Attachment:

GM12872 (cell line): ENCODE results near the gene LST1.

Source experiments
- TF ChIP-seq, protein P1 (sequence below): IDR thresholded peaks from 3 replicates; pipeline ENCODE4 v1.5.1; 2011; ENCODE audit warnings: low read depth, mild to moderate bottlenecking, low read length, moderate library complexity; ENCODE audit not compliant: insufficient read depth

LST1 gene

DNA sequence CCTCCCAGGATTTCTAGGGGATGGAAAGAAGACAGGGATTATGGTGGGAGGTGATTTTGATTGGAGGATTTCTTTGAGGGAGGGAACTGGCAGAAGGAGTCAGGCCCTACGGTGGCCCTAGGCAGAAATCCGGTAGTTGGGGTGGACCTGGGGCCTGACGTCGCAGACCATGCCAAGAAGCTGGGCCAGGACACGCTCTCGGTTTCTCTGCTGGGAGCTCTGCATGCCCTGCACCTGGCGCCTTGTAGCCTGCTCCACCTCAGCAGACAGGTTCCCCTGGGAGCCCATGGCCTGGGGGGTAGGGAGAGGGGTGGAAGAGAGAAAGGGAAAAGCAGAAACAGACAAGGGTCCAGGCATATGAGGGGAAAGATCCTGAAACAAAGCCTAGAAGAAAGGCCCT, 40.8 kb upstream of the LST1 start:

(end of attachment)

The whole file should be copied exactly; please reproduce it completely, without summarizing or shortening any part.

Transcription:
GM12872 (cell line): ENCODE results near the gene LST1.

Source experiments
- TF ChIP-seq, protein P1 (sequence below): IDR thresholded peaks from 3 replicates; pipeline ENCODE4 v1.5.1; 2011; ENCODE audit warnings: low read depth, mild to moderate bottlenecking, low read length, moderate library complexity; ENCODE audit not compliant: insufficient read depth

LST1 gene

DNA sequence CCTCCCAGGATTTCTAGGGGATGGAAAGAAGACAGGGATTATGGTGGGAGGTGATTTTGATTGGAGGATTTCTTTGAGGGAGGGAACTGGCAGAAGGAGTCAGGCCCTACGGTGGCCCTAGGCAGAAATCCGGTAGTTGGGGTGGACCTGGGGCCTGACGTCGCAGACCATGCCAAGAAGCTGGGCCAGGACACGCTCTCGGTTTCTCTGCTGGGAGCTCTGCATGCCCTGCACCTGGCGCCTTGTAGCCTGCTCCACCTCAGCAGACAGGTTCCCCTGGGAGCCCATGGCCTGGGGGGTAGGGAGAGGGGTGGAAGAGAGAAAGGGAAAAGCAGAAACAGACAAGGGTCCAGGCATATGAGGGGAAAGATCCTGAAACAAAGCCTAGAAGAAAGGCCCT, 40.8 kb upstream of the LST1 start: